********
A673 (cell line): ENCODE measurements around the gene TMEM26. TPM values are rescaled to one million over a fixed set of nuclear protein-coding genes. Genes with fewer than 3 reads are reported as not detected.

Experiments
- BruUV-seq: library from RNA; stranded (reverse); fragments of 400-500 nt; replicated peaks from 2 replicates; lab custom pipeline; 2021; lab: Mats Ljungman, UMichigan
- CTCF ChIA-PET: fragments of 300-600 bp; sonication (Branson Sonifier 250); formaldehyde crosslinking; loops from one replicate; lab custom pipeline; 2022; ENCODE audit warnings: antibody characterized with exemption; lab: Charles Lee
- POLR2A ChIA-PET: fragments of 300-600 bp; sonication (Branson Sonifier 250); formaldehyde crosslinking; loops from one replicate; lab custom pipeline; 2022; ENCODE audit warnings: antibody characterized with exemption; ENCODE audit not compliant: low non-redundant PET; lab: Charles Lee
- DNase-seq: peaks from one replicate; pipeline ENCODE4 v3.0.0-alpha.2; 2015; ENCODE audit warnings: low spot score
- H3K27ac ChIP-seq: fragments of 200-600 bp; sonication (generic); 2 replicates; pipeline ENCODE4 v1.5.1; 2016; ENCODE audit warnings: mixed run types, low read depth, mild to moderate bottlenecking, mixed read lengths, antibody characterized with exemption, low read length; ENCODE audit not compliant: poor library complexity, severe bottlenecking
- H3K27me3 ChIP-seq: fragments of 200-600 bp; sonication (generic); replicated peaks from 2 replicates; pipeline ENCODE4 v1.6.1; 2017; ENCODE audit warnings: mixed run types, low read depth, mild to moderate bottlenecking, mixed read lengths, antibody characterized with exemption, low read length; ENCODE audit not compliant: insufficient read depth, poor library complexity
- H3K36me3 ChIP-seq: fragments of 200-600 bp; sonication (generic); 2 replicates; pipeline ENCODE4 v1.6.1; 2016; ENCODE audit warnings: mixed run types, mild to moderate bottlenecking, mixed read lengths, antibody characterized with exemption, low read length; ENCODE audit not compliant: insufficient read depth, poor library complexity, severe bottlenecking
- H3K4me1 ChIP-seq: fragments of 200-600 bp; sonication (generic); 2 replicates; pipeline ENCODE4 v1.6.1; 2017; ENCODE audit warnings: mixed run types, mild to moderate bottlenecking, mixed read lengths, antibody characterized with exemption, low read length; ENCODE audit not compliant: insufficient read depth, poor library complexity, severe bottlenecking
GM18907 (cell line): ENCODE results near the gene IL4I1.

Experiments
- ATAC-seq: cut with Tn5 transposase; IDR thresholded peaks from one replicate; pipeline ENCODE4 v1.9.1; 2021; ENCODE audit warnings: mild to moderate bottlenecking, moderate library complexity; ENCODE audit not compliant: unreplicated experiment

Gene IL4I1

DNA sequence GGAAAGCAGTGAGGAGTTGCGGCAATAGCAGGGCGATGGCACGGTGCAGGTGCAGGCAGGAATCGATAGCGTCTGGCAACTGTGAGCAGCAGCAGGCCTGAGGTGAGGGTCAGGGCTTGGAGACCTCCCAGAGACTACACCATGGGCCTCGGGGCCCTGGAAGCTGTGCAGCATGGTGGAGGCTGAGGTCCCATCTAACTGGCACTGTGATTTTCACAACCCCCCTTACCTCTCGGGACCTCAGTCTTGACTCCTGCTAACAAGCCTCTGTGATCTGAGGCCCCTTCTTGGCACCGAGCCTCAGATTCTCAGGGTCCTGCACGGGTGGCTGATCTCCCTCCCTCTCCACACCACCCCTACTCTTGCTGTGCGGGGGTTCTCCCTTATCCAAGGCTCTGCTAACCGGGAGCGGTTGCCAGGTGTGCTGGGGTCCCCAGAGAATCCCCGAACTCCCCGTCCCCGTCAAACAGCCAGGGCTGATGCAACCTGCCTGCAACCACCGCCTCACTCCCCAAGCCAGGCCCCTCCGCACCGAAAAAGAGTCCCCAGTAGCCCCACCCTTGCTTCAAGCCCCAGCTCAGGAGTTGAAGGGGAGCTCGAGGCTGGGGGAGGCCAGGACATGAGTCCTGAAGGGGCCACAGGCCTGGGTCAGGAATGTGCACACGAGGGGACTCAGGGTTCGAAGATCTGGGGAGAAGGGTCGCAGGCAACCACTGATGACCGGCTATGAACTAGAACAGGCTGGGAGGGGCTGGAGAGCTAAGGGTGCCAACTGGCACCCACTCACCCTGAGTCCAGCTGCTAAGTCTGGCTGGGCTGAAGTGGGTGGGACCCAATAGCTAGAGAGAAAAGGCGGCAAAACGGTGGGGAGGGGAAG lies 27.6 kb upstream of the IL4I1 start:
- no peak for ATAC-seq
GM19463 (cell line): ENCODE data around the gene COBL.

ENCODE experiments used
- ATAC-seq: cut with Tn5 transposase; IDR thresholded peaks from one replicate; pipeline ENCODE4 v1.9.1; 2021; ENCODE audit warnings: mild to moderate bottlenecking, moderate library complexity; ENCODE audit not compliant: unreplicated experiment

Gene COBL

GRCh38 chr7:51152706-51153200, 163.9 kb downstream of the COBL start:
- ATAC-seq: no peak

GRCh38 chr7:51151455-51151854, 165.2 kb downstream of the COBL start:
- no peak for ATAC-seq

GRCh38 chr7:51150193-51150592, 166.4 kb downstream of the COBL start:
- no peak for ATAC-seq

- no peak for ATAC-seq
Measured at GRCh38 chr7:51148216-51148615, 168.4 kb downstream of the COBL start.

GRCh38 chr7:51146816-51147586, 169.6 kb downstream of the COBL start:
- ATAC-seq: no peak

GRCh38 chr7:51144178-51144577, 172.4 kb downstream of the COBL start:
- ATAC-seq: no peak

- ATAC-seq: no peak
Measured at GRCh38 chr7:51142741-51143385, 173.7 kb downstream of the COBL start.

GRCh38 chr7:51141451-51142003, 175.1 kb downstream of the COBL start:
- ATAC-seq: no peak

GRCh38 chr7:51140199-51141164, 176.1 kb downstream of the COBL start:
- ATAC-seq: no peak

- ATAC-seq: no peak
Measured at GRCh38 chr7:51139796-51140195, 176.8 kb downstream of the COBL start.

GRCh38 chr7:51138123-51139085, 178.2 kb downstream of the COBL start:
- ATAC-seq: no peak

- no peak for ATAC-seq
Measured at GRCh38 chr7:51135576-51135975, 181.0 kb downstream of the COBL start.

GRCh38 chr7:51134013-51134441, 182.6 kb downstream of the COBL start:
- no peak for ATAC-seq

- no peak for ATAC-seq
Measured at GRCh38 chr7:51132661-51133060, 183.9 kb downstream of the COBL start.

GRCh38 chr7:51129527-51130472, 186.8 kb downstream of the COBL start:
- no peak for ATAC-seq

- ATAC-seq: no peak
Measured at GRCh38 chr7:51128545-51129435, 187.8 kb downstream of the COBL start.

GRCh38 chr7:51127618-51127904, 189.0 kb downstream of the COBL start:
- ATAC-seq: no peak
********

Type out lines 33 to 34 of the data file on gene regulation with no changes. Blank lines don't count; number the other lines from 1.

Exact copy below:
- ATAC-seq: no peak
Measured at GRCh38 chr7:51142741-51143385, 173.7 kb downstream of the COBL start.